The use of dermatomal evoked responses during surgical procedures that use intrapedicular fixation of the lumbosacral spine

J. Richard Toleikis*, Arnold O. Carlvin, David E. Shapiro, Michael F. Schafer

*Corresponding author for this work

Research output: Contribution to journalArticle

46 Scopus citations

Abstract

Monliorinfl o f olecifopliyslologlc function during intrapedicufsr fixation of the lumbosacral spina can bti useful because this fixation technique has hsen Associated with a ¦significant number of postoperative radicular complications. Somatosensory evokod potentials [SEPsI traditionally have been Used to monitor neurologic function during spinel instrumentation procedures. A case is presented of an IntrapodiculHr fixation procedure that was monitored with SEPs and that resulted in ratse-negative SEP findings- This result suggests that SEPs may not be a sensitive enough monitoring tool for detecting compromise of single rcot function, and as a result, other monitoring techniques should be used. Dermatomal somatosensory evoked potentials iDSEPsI havo bean reported to be useful In this regard. To lest their usefulness, 81 lumbosacral inlrapedicular fixation procedures were monitored with DSEPs. Repoataolo responses were obtained from all but one of the patients. The responses v io t o sensitive to the compromise of root function. Predictions o f postoperative outcome were dependent only on the responses at closing and not on changes that occurred during surgery.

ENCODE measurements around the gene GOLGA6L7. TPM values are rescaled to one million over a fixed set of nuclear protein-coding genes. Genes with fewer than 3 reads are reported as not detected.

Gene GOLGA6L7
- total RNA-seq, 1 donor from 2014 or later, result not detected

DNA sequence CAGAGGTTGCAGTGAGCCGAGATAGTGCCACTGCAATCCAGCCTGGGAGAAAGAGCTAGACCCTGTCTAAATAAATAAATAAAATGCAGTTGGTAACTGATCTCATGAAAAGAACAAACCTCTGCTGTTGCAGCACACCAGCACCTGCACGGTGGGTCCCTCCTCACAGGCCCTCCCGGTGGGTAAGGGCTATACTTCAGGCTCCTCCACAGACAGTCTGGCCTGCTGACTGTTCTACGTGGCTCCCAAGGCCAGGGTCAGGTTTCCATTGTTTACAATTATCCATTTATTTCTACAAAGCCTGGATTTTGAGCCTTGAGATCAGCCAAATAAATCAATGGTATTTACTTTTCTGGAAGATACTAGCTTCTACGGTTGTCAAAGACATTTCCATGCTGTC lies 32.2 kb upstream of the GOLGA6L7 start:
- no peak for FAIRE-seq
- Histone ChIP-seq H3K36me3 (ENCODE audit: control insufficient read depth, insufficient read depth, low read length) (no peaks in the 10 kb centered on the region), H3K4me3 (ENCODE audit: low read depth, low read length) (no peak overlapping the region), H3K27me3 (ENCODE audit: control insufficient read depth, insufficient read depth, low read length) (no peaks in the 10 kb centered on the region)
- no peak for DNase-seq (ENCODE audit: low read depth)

Original languageEnglish (US)
Pages (from-to)2401-2407
Number of pages7
JournalSpine
Volume18
Issue number16
DOIs
StatePublished - Dec 1993

Keywords

  • Dermatomal evoked potentials
  • False-negative
  • Lntrapo die ula' fixation
  • Somatosensory evoked potentials

ASJC Scopus subject areas

  • Orthopedics and Sports Medicine
  • Clinical Neurology

Fingerprint Dive into the research topics of 'The use of dermatomal evoked responses during surgical procedures that use intrapedicular fixation of the lumbosacral spine'. Together they form a unique fingerprint.

  • Cite this